The relationship between the Italians and the Japanese are particularly strong as shown by the large numbers of tourists and mutual interest in our respective cultures.
Friendship between the Italians and the Japanese has frequently been expressed in solidarity over natural catastrophes such as the earthquakes that hit the Italian peninsula and the Japanese archipelago. Aid was provided by both countries, in particular, over the earthquakes in L’Aquila (2009), Tohoku (2011), and in Kyushu and central Italy (2016).
Republic of Korea
There are excellent relationships between Italy and the Republic of Korea. The 130th anniversary of the establishment of diplomatic relationships was celebrated in 2014. These relationships are underpinned by sound bilateral political dialogue and shared values and positions on the main regional and global issues discussed at the most important multilateral forums.
Relationships between the countries are characterised by flourishing and highly diversified trade, driven by the free-trade agreement between the European Union and the Republic of Korea and cooperation in the industrial sector.
People-to-people relations are also expanding: the figures on tourism from South Korea to Italy show a positive trend helped by the increase in the number of direct flights to Italy.
Cultural promotion is an area of mutual interest, especially in design and music.
Fnally, Italy attaches great importance to cooperation in the scientific and technological field with an advanced country like Korea that invests 4.3% of its GDP in research and development and has a strong interaction between scientific research and business activities.
Relationships between Italy and Mongolia were formally established in 1970 and are becoming more frequent especially following the opening of embassies in Rome in 2012 and in Ulaanbaatar in 2016, and by a mutual interest in deepening political dialogue and sectorial cooperation with special emphasis on an increase in trade and mutual investments.
The two countries are engaged in developing cooperation in the textile-tanning sectors, agriculture and food safety (meat processing), transportation and energy infrastructure and mining.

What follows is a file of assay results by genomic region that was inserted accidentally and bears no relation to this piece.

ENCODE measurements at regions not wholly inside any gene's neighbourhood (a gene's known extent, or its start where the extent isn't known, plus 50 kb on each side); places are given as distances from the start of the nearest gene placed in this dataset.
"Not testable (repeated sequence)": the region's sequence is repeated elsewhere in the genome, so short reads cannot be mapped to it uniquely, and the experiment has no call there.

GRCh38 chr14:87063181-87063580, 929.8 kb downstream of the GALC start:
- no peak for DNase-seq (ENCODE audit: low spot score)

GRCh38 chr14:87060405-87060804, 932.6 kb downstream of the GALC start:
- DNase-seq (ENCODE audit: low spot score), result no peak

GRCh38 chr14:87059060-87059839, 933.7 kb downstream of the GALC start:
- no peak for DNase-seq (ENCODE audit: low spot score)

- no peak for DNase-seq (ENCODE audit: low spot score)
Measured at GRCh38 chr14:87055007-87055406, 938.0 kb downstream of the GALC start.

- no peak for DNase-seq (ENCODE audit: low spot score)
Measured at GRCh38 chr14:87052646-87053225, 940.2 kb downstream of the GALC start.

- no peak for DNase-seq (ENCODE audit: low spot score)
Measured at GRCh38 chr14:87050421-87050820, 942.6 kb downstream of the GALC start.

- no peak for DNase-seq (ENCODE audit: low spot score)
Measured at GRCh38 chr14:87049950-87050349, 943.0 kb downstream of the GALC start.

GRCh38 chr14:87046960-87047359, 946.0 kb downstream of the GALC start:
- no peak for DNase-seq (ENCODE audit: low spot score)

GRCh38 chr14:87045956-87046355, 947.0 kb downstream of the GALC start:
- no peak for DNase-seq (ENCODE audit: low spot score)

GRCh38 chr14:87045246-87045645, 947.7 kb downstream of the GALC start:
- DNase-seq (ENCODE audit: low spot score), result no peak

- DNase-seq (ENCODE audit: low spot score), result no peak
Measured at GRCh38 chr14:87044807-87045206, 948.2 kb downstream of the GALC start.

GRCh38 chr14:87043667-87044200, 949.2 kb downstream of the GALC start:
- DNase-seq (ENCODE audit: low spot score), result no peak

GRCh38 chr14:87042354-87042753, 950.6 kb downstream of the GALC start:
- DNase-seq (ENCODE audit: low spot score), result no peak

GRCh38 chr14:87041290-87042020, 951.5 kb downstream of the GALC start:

South and Central Asia is unquestionably a region of interest for several crucial aspects of global governance. This is an area with huge potential for economic development, not only because it includes India, but also due to the scope for growth that is typical of emerging economies like Pakistan, Bangladesh and Sri Lanka.
The countries of the area offer interesting opportunities in further development of economic and trade relations following growth and bilateral exchanges in recent years. Commercial exchanges with India are worth about 7.5 billion euros. Italy exports mainly machinery, chemical products, vehicles, agricultural products and foods to India and it imports from India oil by-products, chemical products, plastic materials, synthetic rubber and clothing. In India there there are about 580 companies whose share capital is totally or partially Italian, mainly in the two largest industrial areas of the country - Delhi and Mumbai.
Trade with Bangladesh is worth about 1.8 billion euros. More than 90% of Italian imports from Bangladesh are textiles and leather products. Most Italian exports to Bangladesh are industrial machinery. Italian investment is mostly concentrated in textiles. Other sectors of interest are machinery for producing footwear and for tanneries.
Italy imports mainly textiles, clothing and leather products from Pakistan. Most of our exports are machinery (especially for the textile industry), basic chemical products, fertilisers and plastic materials worth about 1 billion euros. The “GSP Plus” preferential tariff scheme granted by the European Union from 1 January 2014, has stimulated growth and, at the same time, has been an important opportunity for partnerships with local businesses in sectors such as textile machinery and leather and footwear machinery.
With Sri Lanka, bilateral trade is worth 550 million euros. Italy exports textiles and machinery, and imports mainly clothing and rubber. Most of our imports from Sri Lanka are textiles.
Other economic aspects
From the economic standpoint the Southern Asia region is of great interest for the high growth rates in recent years and for its growth potential. India’s GDP continues to grow at 7%, placing the country among the largest economies in the world.
The other countries of the sub-continent are growing at rates between 5 and 6.5%. Bangladesh, Pakistan and Sri Lanka have a steady population growth and high rates of urbanisation, factors that may strongly drive growth. The textile sector is the main driver, in particular in Bangladesh, which has become a worldwide hub.